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ON THIS DAY …….5th August 1946

Bleeding from extensive knife wounds in the forearm, John Kickert, 65, Dutchman, staggered into a confectionery shop at Fairfield at 8pm, on this day in 1946, and slumped into a chair and died. The main arteries in Kickert’s arm had been severed and apparently he bled to death. As he entered the shop, Kickert produced a knife with a 16-inch razor-like blade and said to the proprietress, Mrs. Valda Wild, ‘Look, Miss.’ Police followed the trail of blood from the shop for more than 300 yards to a house in Gillies Street, where Kickert lived with his wife and daughter. They found the house in disorder. Every window in the house had been smashed, and there was evidence a violent struggle. They were told a quarrel had occurred between Kickert and a man. , Kickert had called at Mrs. Wild’s shop at 6.45pm. He was then bleeding from face and head injuries, arid alleged he had been beaten’ up. He asked Mrs. Wild to telephone, the police, and two con constables came to the shop. They then accompanied Kickert back to his home,, and police, thinking there would be no further trouble, left Kickert at the house. Later police were told that there was another quarrel in which Kickert received the death wound. Police are searching for a man.

 

ON THIS DAY – July 28, 1934

After having heard evidence at an inquest today into the death of a newly-born male child, whose body was found by a railway employee while cleaning out a carriage at the Joilmont yards on July 28. The coroner (Mr. Grant) committed Edith Clyne, aged 20, formerly a nurse employed at the Queen’s Memorial Hospital, Fairfield, for trial at the Supreme Court on a charge of murder.

ON THIS DAY …….5th August 1946

 

Bleeding from extensive knife wounds in the forearm, John Kickert, 65, Dutchman, staggered into a confectionery shop at Fairfield at 8pm, on this day in 1946, and slumped into a chair and died. The main arteries in Kickert’s arm had been severed and apparently he bled to death. As he entered the shop, Kickert produced a knife with a 16-inch razor-like blade and said to the proprietress, Mrs. Valda Wild, ‘Look, Miss.’ Police followed the trail of blood from the shop for more than 300 yards to a house in Gillies Street, where Kickert lived with his wife and daughter. They found the house in disorder. Every window in the house had been smashed, and there was evidence a violent struggle. They were told a quarrel had occurred between Kickert and a man. , Kickert had called at Mrs. Wild’s shop at 6.45pm. He was then bleeding from face and head injuries, arid alleged he had been beaten’ up. He asked Mrs. Wild to telephone, the police, and two con constables came to the shop. They then accompanied Kickert back to his home,, and police, thinking there would be no further trouble, left Kickert at the house. Later police were told that there was another quarrel in which Kickert received the death wound. Police are searching for a man.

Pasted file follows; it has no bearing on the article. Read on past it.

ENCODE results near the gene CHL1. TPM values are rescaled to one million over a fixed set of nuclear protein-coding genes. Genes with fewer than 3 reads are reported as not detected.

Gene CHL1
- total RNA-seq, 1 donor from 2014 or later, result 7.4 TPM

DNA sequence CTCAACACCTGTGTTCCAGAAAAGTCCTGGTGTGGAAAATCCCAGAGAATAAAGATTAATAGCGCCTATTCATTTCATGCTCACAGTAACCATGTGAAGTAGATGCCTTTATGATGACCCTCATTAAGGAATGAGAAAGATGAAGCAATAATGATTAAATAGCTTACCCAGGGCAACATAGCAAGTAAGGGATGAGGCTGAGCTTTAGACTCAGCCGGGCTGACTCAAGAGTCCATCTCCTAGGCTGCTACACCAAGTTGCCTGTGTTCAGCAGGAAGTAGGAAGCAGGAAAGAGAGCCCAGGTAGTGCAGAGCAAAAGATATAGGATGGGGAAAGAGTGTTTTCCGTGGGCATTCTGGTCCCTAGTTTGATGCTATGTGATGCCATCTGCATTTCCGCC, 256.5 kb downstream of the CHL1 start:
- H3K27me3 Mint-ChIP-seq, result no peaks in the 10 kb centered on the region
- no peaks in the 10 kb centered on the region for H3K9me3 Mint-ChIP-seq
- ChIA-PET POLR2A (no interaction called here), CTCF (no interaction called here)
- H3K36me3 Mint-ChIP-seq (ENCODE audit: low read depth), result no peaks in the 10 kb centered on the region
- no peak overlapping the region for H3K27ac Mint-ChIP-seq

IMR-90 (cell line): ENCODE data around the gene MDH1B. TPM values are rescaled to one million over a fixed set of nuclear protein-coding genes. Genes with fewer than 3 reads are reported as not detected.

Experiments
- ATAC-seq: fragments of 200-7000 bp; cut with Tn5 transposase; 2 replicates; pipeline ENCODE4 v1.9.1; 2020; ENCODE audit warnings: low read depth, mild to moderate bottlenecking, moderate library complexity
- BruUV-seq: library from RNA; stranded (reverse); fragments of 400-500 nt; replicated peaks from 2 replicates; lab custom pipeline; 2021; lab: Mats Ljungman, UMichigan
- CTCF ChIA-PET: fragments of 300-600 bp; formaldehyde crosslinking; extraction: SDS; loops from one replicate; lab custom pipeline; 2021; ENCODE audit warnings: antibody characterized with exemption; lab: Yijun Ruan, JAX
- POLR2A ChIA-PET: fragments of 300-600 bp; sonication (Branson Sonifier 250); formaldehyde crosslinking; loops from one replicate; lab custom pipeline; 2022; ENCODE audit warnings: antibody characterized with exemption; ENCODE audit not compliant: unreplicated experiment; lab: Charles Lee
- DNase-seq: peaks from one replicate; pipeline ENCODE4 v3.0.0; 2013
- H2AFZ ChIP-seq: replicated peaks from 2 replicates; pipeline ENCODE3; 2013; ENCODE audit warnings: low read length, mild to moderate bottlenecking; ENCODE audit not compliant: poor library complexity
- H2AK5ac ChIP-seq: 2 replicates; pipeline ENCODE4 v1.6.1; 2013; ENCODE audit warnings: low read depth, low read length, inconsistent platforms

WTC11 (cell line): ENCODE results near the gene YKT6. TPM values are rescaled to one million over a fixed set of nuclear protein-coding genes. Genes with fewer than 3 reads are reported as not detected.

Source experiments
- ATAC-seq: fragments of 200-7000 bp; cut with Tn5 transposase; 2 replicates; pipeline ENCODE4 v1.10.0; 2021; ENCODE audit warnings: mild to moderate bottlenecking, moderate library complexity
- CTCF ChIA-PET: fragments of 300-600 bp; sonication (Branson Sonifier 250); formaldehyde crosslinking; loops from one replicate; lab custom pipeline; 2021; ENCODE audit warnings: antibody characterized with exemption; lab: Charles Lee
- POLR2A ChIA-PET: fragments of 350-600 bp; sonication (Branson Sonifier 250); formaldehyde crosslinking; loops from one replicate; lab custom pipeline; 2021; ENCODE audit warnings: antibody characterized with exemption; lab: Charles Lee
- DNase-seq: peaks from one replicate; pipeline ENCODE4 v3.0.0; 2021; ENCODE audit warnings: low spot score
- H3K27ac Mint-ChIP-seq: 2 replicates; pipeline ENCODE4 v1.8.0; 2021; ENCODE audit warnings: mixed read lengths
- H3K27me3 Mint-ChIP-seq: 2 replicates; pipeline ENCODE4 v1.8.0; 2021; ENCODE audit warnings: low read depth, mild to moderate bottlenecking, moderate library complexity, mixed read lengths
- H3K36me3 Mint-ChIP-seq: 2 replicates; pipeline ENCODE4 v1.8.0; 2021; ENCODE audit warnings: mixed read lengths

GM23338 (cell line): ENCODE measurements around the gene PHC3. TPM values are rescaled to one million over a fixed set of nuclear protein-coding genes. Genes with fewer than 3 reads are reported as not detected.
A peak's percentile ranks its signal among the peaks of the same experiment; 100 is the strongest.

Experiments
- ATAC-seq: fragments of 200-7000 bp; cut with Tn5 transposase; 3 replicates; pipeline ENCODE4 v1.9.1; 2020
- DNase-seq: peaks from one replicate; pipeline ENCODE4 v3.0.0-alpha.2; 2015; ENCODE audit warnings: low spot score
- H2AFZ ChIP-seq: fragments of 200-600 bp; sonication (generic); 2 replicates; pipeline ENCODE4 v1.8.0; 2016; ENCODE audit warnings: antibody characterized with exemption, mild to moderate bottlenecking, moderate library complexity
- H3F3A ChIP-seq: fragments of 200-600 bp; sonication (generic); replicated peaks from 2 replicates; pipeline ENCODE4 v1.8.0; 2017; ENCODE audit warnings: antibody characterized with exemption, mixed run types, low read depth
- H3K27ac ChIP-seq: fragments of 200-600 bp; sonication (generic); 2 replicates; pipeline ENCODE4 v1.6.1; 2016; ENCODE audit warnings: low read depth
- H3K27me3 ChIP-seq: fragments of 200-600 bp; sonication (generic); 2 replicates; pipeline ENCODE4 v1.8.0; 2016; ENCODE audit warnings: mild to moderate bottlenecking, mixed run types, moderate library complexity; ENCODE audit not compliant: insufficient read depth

ON THIS DAY – July 28, 1934

After having heard evidence at an inquest today into the death of a newly-born male child, whose body was found by a railway employee while cleaning out a carriage at the Joilmont yards on July 28. The coroner (Mr. Grant) committed Edith Clyne, aged 20, formerly a nurse employed at the Queen’s Memorial Hospital, Fairfield, for trial at the Supreme Court on a charge of murder.

ON THIS DAY …….5th August 1946

 

Bleeding from extensive knife wounds in the forearm, John Kickert, 65, Dutchman, staggered into a confectionery shop at Fairfield at 8pm, on this day in 1946, and slumped into a chair and died. The main arteries in Kickert’s arm had been severed and apparently he bled to death. As he entered the shop, Kickert produced a knife with a 16-inch razor-like blade and said to the proprietress, Mrs. Valda Wild, ‘Look, Miss.’ Police followed the trail of blood from the shop for more than 300 yards to a house in Gillies Street, where Kickert lived with his wife and daughter. They found the house in disorder. Every window in the house had been smashed, and there was evidence a violent struggle. They were told a quarrel had occurred between Kickert and a man. , Kickert had called at Mrs. Wild’s shop at 6.45pm. He was then bleeding from face and head injuries, arid alleged he had been beaten’ up. He asked Mrs. Wild to telephone, the police, and two con constables came to the shop. They then accompanied Kickert back to his home,, and police, thinking there would be no further trouble, left Kickert at the house. Later police were told that there was another quarrel in which Kickert received the death wound. Police are searching for a man.

 

ON THIS DAY – July 28, 1934

After having heard evidence at an inquest today into the death of a newly-born male child, whose body was found by a railway employee while cleaning out a carriage at the Joilmont yards on July 28. The coroner (Mr. Grant) committed Edith Clyne, aged 20, formerly a nurse employed at the Queen’s Memorial Hospital, Fairfield, for trial at the Supreme Court on a charge of murder.

Front Gates of Fairlea Women’s Prison at Yarra Bend, Fairfield.

Built for 60 female prisoners in 1956, and expanded by 1986 to accommodate 106, Fairlea was decommissioned in August of 1996. The gates depicted here (and parts of the boundary walls) were built between August and November 1849 and were thus remnant from the Colony of Port Phillip’s original lunatic asylum, the Melbourne Asylum at Merri Creek. Fairlea (unfortunately inclusive of these historic gate pillars, boundary walls and three original Yarra Bend out-buildings) was bulldozed in March of 1997. One of the gate pillars was relocated within the original asylum reserve, which is now part of the Yarra Bend National Park.